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Elephant in Etosha National Park

African elephants are the largest land animals on the planet. Both their impressive size and complex herd behaviour makes them high on the list of animals people want to see when visiting Namibia. However, their existence is in danger – from around 10 million in 1930 to the alarming present day figure of 415 000 (2016). Etosha National Park is said to have about 2 500 elephants.

Distribution:
Elephants can be found in Northern Namibia, Mainly in Etosha National Park and the Zambezi region. However, desert-adapted elephants can also be found in Damaraland.

Appearance:
Etosha has the largest elephants in Africa, with bulls weighing 5500-6000kg (roughly the same weight as 4 cars). Females weigh around a third less than their male counterparts. Mammary glands, which are paler in colour than the surrounding belly skin, are the only discernible difference between the sexes. Tusks are specialised incisor teeth. They are smaller and more brittle than most African elephants owing to mineral deficiencies and genetic defects. Tusks appear around 3 years old and are used for removing bark, digging, clearing paths and as weapons. The combined nose and upper lip form their trunk, a boneless structure consisting of thousands of muscles, making it both very powerful and capable of performing very delicate tasks. It is also incredibly sensitive to smell and can detect water from several kilometres away. Their large ears contain numerous blood capillaries which disperse excess body heat and help to keep them cool.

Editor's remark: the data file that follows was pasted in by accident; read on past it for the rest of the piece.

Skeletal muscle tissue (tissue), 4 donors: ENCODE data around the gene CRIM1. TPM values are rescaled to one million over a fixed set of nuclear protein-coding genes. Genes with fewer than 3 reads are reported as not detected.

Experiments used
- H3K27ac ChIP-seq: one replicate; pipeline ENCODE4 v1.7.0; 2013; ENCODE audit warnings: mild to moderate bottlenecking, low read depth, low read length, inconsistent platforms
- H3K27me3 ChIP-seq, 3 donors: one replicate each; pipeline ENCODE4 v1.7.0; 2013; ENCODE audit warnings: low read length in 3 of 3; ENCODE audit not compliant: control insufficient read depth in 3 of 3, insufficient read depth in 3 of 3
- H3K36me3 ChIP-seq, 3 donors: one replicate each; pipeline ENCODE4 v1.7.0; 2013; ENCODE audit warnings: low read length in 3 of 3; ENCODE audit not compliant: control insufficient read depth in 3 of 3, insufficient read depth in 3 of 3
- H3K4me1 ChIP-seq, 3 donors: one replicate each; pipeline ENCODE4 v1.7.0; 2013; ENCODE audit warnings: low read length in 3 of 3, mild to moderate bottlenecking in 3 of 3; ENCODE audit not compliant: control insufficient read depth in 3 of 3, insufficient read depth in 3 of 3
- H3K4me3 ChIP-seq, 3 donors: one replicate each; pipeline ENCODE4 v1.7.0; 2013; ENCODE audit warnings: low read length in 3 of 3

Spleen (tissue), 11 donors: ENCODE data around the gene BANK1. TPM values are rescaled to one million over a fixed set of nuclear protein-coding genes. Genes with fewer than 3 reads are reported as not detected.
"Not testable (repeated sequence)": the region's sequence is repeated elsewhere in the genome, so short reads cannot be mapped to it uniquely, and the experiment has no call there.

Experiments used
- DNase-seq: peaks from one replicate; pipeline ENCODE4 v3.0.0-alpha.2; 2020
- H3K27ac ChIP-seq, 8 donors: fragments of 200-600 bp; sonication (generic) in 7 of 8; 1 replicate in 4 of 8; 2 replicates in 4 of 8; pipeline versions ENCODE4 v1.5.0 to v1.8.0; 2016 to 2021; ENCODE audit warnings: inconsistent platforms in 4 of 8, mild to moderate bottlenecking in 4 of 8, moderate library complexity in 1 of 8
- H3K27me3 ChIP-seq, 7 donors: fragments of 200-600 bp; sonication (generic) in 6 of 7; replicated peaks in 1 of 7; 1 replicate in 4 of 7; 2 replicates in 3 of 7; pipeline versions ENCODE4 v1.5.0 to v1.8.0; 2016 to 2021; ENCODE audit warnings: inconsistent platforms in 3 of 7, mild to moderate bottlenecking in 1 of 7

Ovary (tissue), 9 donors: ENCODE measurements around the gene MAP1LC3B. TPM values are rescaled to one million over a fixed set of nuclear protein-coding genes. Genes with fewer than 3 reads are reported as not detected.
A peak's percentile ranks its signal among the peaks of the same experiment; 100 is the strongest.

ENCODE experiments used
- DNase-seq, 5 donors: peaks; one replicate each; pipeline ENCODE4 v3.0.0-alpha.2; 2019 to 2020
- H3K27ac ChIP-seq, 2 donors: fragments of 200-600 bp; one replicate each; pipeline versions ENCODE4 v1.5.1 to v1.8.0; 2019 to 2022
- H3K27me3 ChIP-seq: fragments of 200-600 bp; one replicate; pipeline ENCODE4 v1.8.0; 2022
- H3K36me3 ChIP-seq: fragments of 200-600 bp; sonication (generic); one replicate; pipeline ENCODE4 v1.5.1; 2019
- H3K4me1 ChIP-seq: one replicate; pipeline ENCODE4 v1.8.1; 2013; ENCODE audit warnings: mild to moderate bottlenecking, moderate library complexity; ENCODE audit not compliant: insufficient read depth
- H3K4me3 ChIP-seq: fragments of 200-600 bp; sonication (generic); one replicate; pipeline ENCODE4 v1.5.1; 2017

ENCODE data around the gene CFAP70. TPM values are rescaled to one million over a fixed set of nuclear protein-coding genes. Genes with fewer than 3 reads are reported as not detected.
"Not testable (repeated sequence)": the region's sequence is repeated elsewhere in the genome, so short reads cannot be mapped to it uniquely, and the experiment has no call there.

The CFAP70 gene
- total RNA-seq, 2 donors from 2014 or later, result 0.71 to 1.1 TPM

Elephants at Okaukuejo waterhole
Elephants at Okaukuejo
Elephants in Bwabwata Park
Elephants in Bwabwata Park

Behaviour:
The basic family group is called a herd and comprises of related females and their offspring. The matriarch of the group is usually the oldest or largest female. Males stay with the herd until puberty (10-15 years old) after which they leave the group and lead a more solitary existence. Elephants are known to be both very intelligent and emotional animals, forming strong bonds with each other and displaying signs of affection, joy, concern and sorrow. If threatened adults form a defensive circle, facing outwards, with the calves in the middle. The matriarch will then investigate the danger. Aggression is often shown by spreading their ears, shaking their heads, and trumpeting. If you are on a self-drive safari in Etosha and you see Elephants exhibiting this behaviour it is prudent to move some distance away.

Diet:
African elephants eat a wide variety of vegetation, including grass, foliage, roots, bulbs, fruit, and bark. In Etosha they especially like feeding on mopane. They have also adapted to the water in this area which has a high salt content, sometimes exceeding that of seawater.

Breeding:
Mating occurs more frequently during the rainy season when males seek out females who are fertile (which only happens for a short period each year). Females will be more receptive to older males in musth. This is a periodic condition that involves higher levels of testosterone, heightened aggression, a thick secretion from the temporal glands and a constant dribble of urine. Of all animals, elephants have the longest gestation period: 22 months. Once born the calves suckle for about 5 years but will start eating solid food at 6 months. Initially they are unable to use their trunks, often taking up to a year before learning how to properly control this tricky appendage.

Etosha Colouring-in Poster
Etosha colouring-in poster
Etosha poster back
Etosha poster back

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